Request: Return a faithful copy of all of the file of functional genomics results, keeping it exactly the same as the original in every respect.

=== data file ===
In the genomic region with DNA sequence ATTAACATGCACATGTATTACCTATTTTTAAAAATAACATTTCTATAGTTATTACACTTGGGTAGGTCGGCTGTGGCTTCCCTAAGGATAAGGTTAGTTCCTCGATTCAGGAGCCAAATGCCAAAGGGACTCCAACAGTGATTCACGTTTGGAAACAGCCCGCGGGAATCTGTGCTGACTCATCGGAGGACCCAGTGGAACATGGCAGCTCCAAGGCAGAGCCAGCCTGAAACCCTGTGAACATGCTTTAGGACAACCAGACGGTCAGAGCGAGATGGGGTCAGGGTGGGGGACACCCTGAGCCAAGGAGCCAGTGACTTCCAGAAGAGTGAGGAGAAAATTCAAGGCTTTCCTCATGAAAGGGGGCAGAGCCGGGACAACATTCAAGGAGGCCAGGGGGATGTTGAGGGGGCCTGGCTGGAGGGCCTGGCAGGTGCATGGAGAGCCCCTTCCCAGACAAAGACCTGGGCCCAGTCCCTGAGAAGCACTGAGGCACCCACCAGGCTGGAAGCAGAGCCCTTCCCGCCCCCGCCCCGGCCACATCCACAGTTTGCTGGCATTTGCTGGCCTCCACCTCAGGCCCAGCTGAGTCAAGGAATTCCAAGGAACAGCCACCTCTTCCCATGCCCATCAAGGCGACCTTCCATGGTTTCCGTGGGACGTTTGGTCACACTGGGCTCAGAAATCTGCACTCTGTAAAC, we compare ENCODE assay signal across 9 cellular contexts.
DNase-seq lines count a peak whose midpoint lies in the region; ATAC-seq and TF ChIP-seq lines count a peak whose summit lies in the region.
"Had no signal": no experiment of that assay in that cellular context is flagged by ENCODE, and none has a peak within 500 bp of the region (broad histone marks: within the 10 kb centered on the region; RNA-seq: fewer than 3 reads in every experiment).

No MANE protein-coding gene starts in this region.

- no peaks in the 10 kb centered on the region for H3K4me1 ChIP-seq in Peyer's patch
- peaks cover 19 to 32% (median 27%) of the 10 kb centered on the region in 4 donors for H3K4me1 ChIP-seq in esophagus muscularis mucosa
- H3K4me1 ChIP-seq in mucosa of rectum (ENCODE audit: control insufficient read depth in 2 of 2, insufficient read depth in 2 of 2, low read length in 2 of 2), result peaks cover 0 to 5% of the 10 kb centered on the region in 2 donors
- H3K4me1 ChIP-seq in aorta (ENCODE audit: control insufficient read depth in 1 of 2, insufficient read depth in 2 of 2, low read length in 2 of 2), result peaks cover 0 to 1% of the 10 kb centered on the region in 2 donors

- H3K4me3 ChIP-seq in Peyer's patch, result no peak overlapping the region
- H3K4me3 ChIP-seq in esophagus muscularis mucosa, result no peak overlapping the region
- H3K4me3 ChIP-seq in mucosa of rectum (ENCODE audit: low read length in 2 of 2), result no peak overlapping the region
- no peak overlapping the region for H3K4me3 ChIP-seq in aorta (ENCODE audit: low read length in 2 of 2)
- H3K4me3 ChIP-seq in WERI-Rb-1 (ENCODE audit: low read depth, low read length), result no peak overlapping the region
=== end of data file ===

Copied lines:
In the genomic region with DNA sequence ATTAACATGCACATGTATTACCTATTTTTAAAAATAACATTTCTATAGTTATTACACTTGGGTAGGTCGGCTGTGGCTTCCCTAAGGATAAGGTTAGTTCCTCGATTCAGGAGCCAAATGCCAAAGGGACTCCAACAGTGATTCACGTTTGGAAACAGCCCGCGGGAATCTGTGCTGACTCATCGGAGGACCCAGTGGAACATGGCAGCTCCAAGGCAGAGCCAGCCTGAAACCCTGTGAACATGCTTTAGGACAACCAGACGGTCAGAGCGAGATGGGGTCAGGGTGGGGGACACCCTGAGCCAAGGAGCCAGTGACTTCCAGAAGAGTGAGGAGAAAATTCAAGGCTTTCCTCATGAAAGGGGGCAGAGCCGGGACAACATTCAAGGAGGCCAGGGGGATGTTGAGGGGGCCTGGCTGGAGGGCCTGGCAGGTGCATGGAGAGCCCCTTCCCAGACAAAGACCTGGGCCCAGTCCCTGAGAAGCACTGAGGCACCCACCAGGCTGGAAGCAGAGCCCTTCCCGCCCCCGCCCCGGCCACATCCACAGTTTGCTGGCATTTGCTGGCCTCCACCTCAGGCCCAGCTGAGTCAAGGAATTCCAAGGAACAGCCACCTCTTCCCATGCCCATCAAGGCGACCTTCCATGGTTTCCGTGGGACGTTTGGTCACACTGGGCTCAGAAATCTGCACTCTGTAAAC, we compare ENCODE assay signal across 9 cellular contexts.
DNase-seq lines count a peak whose midpoint lies in the region; ATAC-seq and TF ChIP-seq lines count a peak whose summit lies in the region.
"Had no signal": no experiment of that assay in that cellular context is flagged by ENCODE, and none has a peak within 500 bp of the region (broad histone marks: within the 10 kb centered on the region; RNA-seq: fewer than 3 reads in every experiment).

No MANE protein-coding gene starts in this region.

- no peaks in the 10 kb centered on the region for H3K4me1 ChIP-seq in Peyer's patch
- peaks cover 19 to 32% (median 27%) of the 10 kb centered on the region in 4 donors for H3K4me1 ChIP-seq in esophagus muscularis mucosa
- H3K4me1 ChIP-seq in mucosa of rectum (ENCODE audit: control insufficient read depth in 2 of 2, insufficient read depth in 2 of 2, low read length in 2 of 2), result peaks cover 0 to 5% of the 10 kb centered on the region in 2 donors
- H3K4me1 ChIP-seq in aorta (ENCODE audit: control insufficient read depth in 1 of 2, insufficient read depth in 2 of 2, low read length in 2 of 2), result peaks cover 0 to 1% of the 10 kb centered on the region in 2 donors

- H3K4me3 ChIP-seq in Peyer's patch, result no peak overlapping the region
- H3K4me3 ChIP-seq in esophagus muscularis mucosa, result no peak overlapping the region
- H3K4me3 ChIP-seq in mucosa of rectum (ENCODE audit: low read length in 2 of 2), result no peak overlapping the region
- no peak overlapping the region for H3K4me3 ChIP-seq in aorta (ENCODE audit: low read length in 2 of 2)
- H3K4me3 ChIP-seq in WERI-Rb-1 (ENCODE audit: low read depth, low read length), result no peak overlapping the region